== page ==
Pigeons on the grass alas

by Christos Polydorou

20638486_699029803631898_3566480907989323754_nA rose grows.
A rose grows on the nose of England regardless.
A rose grows on the rumpole nose of barren England regardless.

There are left.
There are crops left.
There are very few crops left in England.

Alas there are (still, Stein) pigeons on the grass.
Alas, what would be the opposite of the word alas?
Of grass?

Of pigeons? Swans? Swans don’t eat wheat.
Even so The River Thames continues to flow.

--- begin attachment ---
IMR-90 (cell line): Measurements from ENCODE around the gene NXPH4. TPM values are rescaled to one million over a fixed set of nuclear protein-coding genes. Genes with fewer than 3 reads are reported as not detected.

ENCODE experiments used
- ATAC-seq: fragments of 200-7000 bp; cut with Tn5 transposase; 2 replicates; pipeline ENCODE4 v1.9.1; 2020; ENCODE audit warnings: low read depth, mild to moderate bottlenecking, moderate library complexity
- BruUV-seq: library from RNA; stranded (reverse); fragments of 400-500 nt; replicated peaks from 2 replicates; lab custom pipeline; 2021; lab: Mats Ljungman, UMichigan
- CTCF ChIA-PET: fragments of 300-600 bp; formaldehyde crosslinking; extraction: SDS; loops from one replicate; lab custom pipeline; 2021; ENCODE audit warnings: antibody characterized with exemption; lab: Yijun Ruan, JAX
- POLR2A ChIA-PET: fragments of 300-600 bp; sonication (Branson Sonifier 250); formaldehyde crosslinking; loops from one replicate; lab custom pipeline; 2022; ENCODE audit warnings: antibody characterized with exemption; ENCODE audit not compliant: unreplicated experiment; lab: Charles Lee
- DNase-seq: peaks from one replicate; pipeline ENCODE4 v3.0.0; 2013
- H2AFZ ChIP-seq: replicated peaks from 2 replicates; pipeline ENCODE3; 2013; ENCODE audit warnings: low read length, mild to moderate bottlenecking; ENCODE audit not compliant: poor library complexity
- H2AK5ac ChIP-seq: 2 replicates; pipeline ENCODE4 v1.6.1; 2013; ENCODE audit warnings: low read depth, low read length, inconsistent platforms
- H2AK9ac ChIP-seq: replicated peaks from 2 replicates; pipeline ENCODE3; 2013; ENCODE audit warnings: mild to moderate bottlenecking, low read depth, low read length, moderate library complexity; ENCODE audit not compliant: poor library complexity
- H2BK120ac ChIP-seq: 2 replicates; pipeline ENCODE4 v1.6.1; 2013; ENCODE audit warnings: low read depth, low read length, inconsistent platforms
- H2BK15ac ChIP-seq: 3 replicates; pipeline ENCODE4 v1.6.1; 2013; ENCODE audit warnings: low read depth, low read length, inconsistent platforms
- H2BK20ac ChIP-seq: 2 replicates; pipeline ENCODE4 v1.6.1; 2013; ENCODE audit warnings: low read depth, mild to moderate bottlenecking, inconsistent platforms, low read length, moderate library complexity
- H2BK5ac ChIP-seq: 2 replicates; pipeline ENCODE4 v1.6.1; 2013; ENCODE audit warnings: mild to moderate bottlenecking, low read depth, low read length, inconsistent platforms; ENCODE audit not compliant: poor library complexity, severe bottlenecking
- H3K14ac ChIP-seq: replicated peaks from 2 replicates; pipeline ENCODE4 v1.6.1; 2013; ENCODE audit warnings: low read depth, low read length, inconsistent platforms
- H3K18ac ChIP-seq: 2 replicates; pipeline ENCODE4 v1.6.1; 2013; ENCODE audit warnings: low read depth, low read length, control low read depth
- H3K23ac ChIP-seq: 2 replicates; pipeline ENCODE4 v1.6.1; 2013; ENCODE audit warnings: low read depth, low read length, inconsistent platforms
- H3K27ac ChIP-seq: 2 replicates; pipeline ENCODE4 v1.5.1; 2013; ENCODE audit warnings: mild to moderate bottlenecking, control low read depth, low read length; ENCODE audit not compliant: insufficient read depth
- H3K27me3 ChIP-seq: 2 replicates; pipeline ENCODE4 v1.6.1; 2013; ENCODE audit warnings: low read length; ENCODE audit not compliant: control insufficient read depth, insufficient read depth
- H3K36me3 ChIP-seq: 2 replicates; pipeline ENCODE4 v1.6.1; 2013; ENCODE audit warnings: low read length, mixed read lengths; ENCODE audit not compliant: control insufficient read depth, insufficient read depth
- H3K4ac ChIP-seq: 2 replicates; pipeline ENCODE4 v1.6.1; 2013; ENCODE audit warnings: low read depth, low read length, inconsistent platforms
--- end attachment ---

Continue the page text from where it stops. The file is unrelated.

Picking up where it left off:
River is older than the Ice Age.
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Old as the world itself.
Records of rivers, of rose petals trapped in ancient gemstones.
These things we found here are older than us.

Blindness blinds.
Blindness self righteousness blinds.
Blindness self righteousness blinds

every new generation,
making each new generation,
vindictive,

of the last.
Pigeons
on the grass alas.

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Pigeons on the grass alas, is a line from a Gertrude Stein poem, whom, as readers know, I admire deeply and very recurrently on this website.

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